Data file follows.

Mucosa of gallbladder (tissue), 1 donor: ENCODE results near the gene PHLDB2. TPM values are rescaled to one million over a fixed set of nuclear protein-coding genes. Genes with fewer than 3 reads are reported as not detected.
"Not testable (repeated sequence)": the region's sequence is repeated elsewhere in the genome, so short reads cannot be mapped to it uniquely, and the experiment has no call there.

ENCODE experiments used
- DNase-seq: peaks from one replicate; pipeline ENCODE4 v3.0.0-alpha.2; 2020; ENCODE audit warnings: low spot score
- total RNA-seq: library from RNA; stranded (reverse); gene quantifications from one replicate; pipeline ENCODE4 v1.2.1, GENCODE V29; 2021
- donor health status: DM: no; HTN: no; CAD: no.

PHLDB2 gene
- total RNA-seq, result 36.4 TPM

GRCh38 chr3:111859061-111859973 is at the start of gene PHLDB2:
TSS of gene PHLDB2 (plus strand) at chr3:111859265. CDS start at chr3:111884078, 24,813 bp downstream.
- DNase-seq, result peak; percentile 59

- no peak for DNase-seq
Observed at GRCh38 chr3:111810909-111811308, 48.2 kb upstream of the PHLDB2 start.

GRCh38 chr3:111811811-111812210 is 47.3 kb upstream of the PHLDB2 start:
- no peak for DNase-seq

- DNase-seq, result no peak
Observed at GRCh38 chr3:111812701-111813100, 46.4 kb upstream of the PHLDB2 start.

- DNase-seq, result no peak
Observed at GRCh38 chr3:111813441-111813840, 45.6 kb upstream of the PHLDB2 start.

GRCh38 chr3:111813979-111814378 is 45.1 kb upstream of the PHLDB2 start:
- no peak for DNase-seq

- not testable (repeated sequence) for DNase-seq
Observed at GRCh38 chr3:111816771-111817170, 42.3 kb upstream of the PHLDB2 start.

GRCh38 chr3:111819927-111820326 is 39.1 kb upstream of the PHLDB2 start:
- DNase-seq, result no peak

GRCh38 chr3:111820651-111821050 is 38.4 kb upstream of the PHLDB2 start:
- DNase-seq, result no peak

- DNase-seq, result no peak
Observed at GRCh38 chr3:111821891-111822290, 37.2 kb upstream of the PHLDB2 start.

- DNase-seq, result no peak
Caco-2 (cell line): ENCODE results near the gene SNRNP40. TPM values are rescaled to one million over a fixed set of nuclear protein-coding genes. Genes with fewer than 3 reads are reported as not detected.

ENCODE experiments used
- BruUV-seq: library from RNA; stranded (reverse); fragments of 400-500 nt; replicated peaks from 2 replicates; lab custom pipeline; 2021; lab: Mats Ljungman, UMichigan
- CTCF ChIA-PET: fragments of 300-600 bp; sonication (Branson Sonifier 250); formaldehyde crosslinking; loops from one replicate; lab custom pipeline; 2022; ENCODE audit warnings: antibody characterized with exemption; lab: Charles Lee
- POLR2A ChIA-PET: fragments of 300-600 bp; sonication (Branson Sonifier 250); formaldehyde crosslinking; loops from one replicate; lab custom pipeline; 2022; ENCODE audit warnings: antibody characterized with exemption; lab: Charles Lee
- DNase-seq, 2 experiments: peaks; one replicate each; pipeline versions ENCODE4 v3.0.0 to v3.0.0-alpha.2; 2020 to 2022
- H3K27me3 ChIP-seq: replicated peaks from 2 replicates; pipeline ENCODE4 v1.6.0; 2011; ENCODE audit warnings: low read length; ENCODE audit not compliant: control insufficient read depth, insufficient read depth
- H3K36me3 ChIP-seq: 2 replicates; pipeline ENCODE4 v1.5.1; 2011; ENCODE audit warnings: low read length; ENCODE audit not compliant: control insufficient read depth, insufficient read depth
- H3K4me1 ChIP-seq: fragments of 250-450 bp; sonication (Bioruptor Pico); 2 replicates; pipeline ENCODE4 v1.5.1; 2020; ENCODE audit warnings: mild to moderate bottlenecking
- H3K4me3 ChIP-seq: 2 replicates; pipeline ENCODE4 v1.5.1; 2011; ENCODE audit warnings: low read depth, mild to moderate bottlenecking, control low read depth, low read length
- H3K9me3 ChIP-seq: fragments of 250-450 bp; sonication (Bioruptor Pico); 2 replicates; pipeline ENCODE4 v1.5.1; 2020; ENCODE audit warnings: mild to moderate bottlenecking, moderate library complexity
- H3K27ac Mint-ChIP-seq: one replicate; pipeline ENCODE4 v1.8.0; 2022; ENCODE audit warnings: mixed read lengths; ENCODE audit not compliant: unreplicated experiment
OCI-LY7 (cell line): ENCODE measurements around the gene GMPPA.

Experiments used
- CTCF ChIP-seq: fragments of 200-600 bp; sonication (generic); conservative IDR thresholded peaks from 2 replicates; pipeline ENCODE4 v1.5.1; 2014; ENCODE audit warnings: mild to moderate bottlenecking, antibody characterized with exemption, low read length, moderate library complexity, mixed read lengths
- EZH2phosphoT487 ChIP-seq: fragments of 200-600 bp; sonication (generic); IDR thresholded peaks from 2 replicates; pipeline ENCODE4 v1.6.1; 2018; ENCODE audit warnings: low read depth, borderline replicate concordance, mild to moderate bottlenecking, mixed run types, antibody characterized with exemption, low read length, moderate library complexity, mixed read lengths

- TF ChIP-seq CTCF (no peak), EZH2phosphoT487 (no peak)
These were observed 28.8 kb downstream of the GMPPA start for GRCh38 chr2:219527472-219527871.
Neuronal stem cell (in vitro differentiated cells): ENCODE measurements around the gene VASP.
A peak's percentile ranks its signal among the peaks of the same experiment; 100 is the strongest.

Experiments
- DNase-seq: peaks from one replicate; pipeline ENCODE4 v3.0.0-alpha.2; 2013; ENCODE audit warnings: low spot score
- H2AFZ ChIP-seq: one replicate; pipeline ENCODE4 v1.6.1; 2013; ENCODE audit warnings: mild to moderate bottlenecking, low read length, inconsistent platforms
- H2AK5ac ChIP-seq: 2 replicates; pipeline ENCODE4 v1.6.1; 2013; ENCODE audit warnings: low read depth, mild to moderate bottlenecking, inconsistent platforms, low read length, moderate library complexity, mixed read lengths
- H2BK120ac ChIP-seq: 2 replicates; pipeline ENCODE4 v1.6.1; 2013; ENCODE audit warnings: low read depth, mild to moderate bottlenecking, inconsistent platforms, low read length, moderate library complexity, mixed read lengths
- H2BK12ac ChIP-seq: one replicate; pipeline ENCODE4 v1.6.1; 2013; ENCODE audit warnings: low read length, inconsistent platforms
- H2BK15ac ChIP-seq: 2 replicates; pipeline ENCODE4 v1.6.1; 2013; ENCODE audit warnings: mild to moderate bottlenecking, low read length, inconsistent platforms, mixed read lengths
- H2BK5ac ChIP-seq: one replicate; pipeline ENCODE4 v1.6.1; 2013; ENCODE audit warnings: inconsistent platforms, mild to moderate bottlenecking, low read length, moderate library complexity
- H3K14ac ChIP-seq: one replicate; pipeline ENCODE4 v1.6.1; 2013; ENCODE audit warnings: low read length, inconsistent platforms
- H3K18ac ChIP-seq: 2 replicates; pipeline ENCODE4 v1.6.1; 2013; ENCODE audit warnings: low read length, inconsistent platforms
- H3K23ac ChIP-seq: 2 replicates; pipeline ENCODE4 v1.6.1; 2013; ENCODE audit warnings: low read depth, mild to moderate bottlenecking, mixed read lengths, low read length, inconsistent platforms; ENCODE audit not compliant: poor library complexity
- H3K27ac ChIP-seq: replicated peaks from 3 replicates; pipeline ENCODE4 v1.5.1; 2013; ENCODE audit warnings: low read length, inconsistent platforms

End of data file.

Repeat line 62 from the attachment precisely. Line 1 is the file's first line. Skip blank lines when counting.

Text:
- H3K27ac ChIP-seq: replicated peaks from 3 replicates; pipeline ENCODE4 v1.5.1; 2013; ENCODE audit warnings: low read length, inconsistent platforms